In a decision delivered in late December, China's top court has elevated intellectual property theft from misdemeanor status to felony. The move may be a sea change for the giant Asian nation, where piracy has long been a way of life.
One of the drawbacks of the new DualDiscs released by the major labels to date is a lack of consistency when it comes to portability—the ability to easily transfer the music to any device the listener prefers, such as an iPod, media server, PC, or MP3 player, or to make a back-up CD for car use.
When, on his long-running TV variety show, Jackie Gleason used to order up some "traveling music" from music director Ray Bloch, he got a live orchestra's worth. But when Gleason, a composer and conductor in his own right (he wrote his show's unforgettable theme song, "Melancholy Serenade"), actually traveled, his listening options were severely limited compared to ours. By the time the comedian died in 1987, Sony had introduced the Walkman cassette player, but Apple's iPod was still more than a decade in the future.
I saw it coming back in 1996. That was when Rega introduced their full-bore assault on the state of the art of record replay, the Planar 9 turntable. The P9 was and is a superb product, but because it sells for $3900—more than five times the price of the company's bread-and-butter model, the venerable Rega Planar 3—its introduction created an enormous price gap. And that's not to mention all the numbers between 3 and 9 that have languished for so long: How could you not expect Rega to fill in the blanks with Planars 4, 5, 6, 7, and 8?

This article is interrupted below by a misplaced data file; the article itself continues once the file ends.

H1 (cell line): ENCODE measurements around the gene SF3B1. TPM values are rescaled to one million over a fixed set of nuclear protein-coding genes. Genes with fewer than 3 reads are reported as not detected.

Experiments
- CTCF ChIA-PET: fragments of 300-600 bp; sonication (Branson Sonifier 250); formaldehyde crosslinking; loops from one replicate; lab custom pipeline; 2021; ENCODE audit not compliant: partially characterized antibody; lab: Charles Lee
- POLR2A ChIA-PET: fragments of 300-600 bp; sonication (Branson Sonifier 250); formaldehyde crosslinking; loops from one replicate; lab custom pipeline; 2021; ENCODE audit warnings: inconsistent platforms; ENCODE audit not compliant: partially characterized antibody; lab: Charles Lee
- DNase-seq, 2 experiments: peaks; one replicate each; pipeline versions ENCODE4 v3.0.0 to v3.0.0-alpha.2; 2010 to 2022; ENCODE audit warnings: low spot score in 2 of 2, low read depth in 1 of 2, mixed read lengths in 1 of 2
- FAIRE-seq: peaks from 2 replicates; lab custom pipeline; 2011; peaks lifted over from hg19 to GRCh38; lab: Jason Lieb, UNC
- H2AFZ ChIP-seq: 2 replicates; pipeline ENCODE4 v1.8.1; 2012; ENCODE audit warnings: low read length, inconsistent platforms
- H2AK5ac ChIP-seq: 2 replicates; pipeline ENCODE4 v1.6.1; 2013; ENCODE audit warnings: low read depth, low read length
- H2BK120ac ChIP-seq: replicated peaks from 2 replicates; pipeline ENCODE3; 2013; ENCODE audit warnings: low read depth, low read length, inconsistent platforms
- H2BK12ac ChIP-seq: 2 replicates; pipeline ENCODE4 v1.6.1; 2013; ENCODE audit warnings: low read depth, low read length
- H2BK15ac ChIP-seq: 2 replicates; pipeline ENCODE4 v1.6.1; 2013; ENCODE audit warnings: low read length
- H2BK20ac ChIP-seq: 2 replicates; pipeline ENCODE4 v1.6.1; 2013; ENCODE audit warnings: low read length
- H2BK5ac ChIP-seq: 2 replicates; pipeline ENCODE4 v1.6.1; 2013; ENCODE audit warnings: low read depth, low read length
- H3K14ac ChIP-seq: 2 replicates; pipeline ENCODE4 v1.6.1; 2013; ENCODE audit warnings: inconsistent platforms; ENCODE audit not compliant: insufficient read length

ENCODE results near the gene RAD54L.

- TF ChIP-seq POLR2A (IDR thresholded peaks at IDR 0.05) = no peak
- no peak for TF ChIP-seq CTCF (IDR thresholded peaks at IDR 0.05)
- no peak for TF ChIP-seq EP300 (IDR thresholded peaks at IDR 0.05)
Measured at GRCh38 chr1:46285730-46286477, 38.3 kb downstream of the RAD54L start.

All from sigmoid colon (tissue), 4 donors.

While a relative trickle of copy-restricted CDs have been released in the US, European labels have been more likely to experiment with lock-down technology. Russia is battling extreme piracy, as its culture and mass communications minister, Aleksandr Sokolov, reported to his government last week, asserting that pirated wares account for 80–90% of the overall audio and video sales in that country.
Music industry executives widely believe that "ring tones"—snippets of favorite tunes—and music downloadable to cell phones will be the next big trend, perhaps one that could help restore some luster to the industry's tarnished bottom line. "Music-related products for PCs and mobile phones are on pace to deliver as much as $500 million in combined revenue in the US for 2004, according to Nielsen SoundScan figures and analysts' projections," reported Brian Garrity in a mid-December issue of Billboard.